When an anti-Islamic loner explodes a bomb outside a government building, killing eight people, then travels to a nearby island where he guns down 69 more, we naturally view that man as a dangerous lunatic. His paranoid tirades against multi-culturalism and “Eurabia”, along with his grandiose view of himself as crusading member of the fictional Knights Templar, make him seem delusional and psychotic — someone entirely “other” and so unlike ourselves that he might as well belong to a different species. We would never do anything so cruel and violent, of course, and we find it virtually impossible to identify or empathize with this man in any way.
And yet, Anders Breivik is a member of the human race, just as we are. His emotional states and thought processes in fact differ only in degree and intensity from some of our own. I invite you to join me in an exploration of this troubled man’s psychology — not in order to create sympathy for him, not to blame society or violent online gaming platforms for his actions, not to argue on behalf of clemency from the court, but rather to learn something about ourselves and to make “insanity” seem a little less strange and “other”. For what it’s worth, my personal view is that Anders Breivik is so psychically damaged, so emotionally troubled that he will remain a danger to society while alive and should be permanently isolated to eliminate the possibility of his doing more violence.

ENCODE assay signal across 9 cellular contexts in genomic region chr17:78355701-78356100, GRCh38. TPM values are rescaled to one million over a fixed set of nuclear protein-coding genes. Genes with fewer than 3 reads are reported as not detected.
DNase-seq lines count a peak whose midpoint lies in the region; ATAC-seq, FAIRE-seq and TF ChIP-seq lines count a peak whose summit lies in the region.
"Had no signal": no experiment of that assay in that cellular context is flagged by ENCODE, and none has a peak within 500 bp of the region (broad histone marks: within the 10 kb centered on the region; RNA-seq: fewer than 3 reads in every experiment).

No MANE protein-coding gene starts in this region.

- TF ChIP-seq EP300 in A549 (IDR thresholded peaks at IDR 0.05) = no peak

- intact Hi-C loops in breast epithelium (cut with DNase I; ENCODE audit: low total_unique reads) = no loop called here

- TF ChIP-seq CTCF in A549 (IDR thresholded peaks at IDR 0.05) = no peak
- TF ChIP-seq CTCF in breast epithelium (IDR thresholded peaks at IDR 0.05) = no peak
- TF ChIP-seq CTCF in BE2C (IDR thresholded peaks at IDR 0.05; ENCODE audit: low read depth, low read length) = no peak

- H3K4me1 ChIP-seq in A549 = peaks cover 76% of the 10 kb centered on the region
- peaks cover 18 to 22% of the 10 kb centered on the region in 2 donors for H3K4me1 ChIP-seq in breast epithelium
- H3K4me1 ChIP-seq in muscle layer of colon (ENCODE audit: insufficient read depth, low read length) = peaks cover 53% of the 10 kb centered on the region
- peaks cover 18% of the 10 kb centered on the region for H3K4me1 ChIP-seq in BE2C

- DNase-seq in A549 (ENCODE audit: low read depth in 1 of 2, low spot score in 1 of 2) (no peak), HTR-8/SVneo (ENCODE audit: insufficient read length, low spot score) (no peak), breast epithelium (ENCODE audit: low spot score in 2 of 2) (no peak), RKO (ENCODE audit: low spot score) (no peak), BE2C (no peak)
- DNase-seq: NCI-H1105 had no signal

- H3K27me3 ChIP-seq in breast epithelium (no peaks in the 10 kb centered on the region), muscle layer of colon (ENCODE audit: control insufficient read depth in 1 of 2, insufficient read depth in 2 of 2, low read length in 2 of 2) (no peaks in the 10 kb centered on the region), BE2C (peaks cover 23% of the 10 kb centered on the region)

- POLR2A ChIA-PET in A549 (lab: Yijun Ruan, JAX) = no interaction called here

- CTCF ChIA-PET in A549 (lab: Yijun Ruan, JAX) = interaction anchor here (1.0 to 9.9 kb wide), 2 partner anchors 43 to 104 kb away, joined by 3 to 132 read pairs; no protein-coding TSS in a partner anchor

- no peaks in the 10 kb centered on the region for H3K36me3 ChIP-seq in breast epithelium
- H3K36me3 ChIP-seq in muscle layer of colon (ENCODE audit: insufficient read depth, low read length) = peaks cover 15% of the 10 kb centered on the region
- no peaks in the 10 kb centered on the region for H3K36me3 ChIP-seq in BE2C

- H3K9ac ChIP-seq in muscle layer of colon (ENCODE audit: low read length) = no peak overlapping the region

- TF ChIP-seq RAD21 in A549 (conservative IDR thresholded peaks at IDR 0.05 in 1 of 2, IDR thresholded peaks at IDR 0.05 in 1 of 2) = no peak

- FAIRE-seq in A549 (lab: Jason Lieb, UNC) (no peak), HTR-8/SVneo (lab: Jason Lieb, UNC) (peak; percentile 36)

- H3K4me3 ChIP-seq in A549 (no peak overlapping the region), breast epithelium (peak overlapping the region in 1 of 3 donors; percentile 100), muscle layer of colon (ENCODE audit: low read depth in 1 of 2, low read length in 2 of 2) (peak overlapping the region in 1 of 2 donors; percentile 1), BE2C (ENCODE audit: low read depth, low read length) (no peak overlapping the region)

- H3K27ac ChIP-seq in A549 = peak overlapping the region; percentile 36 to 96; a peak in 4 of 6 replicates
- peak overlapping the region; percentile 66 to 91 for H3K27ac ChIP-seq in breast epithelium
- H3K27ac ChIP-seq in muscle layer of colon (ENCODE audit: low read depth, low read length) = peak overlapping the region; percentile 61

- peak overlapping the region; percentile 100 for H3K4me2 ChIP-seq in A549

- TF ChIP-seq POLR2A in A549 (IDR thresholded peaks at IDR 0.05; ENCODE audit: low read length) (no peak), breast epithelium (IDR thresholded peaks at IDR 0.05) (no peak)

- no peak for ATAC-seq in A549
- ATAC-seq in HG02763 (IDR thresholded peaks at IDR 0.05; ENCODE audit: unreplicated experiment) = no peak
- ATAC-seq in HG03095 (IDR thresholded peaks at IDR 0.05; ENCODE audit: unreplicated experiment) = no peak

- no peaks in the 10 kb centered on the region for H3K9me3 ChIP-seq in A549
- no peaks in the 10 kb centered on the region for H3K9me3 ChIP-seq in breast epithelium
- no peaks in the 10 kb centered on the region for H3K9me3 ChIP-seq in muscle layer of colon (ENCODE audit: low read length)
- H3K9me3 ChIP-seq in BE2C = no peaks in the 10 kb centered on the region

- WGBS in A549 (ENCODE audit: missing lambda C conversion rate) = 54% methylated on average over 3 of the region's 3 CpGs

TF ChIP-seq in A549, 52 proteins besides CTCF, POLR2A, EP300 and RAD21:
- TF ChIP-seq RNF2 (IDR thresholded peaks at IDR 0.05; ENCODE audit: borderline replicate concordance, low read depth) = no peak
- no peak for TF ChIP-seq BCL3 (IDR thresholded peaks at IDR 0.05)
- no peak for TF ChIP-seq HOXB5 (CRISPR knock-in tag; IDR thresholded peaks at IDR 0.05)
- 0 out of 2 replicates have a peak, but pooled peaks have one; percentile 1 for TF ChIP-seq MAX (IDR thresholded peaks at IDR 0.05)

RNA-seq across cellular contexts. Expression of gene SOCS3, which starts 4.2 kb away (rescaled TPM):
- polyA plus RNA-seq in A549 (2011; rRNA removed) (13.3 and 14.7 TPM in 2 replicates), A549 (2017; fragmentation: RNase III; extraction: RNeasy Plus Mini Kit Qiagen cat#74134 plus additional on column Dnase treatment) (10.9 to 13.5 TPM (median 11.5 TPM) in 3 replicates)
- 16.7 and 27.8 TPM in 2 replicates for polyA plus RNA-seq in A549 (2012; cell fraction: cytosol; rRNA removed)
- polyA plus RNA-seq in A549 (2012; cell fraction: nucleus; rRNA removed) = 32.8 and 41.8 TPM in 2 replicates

Has anyone ever hurt your feelings badly or deeply wounded your self-esteem? Perhaps a lover you cared for broke off your relationship and “dumped” you. Or a friend decided he or she no longer wanted to know you and stopped returning your calls. Maybe you were summarily fired from your job. Did you then indulge in occasional fantasies of revenge? I don’t mean violent revenge, but rather of triumphing over the people who hurt you and “proving them wrong.” You and your ex happen to show up at the same party; you’re on the arm of someone even better-looking or more successful, and you relish the look of regret and longing in the eyes of your former lover. You’re at the center of a glamorous group of new people who all look down upon and exclude your former friend. Established at a new, better-paying job, you run into former co-workers at a bar and they feel envious of your unexpected success. They were obviously wrong about you.
These fairly typical responses to shame and humiliation involve the denial of shame; they embody a psychological defense against an experience felt to be almost unbearably painful. Because rejection often makes us feel like a “loser” and the one who spurned us a “winner”, we long to reverse those roles. We hurt and would like to make the other person hurt instead; on occasion, we might even fantasize about inflicting physical pain. Because we’re able to think, with our “reality-testing” intact, we usually don’t act on those fantasies. We normally don’t respond to unbearable hurt with physical violence.